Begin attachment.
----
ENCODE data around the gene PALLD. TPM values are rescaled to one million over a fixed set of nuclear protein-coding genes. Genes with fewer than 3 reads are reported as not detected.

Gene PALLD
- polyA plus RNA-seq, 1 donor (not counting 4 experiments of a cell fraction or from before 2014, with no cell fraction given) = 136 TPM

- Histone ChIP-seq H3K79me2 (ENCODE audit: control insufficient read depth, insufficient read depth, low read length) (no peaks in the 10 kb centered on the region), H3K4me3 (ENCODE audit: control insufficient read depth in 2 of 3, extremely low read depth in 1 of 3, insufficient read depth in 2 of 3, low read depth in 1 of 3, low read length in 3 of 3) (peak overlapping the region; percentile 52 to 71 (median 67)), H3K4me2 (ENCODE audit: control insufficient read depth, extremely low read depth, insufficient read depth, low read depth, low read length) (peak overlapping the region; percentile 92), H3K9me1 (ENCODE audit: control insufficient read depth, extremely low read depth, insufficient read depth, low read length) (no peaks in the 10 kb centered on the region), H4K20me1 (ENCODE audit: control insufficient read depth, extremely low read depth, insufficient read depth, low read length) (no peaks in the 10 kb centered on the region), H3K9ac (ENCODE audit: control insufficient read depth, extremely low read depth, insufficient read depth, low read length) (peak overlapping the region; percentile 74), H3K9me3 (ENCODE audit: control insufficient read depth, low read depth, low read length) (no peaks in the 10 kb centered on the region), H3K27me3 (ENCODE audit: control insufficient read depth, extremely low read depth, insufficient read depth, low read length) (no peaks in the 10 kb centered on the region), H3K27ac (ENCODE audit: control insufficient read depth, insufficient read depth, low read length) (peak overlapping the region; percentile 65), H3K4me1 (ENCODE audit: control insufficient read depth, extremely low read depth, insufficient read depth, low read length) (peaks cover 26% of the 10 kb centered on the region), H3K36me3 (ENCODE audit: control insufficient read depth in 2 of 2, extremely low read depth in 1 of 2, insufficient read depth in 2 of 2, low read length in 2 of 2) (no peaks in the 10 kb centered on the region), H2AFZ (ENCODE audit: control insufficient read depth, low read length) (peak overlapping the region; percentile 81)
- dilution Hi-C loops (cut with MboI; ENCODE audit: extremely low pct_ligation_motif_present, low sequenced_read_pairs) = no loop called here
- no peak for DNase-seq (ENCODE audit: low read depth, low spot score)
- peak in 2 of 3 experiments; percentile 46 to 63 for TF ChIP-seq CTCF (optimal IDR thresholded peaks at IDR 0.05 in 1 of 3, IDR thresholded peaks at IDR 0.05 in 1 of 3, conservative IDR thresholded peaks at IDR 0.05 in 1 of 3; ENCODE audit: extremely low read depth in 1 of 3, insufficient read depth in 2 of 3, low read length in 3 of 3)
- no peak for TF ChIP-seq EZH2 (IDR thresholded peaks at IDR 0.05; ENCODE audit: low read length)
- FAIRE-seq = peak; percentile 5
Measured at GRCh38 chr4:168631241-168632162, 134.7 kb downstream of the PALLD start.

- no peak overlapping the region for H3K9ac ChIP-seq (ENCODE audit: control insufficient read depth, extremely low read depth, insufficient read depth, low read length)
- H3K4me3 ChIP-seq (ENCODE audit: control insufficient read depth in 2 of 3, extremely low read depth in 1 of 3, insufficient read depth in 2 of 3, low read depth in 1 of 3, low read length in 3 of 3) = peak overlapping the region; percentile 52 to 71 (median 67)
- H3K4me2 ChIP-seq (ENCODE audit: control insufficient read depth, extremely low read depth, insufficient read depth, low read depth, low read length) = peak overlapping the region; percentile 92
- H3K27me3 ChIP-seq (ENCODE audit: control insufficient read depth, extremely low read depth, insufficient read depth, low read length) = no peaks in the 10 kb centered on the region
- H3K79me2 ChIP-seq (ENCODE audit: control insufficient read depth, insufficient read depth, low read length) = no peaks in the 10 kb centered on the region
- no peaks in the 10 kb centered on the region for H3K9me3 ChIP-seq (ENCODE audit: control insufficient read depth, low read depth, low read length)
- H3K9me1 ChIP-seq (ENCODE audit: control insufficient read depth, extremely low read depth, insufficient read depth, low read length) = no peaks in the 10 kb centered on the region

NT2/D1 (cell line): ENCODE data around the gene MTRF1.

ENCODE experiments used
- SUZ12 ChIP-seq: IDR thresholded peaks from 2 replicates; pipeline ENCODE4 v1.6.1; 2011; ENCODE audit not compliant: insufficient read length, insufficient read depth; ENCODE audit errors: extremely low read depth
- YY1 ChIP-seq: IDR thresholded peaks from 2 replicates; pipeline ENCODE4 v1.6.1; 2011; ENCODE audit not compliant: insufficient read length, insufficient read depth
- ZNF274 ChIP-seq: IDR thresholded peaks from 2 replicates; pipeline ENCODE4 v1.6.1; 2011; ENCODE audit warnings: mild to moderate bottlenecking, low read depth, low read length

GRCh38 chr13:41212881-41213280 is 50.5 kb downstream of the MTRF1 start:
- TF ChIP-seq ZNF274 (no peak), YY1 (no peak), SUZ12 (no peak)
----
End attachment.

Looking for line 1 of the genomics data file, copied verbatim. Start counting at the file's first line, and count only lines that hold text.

ENCODE data around the gene PALLD. TPM values are rescaled to one million over a fixed set of nuclear protein-coding genes. Genes with fewer than 3 reads are reported as not detected.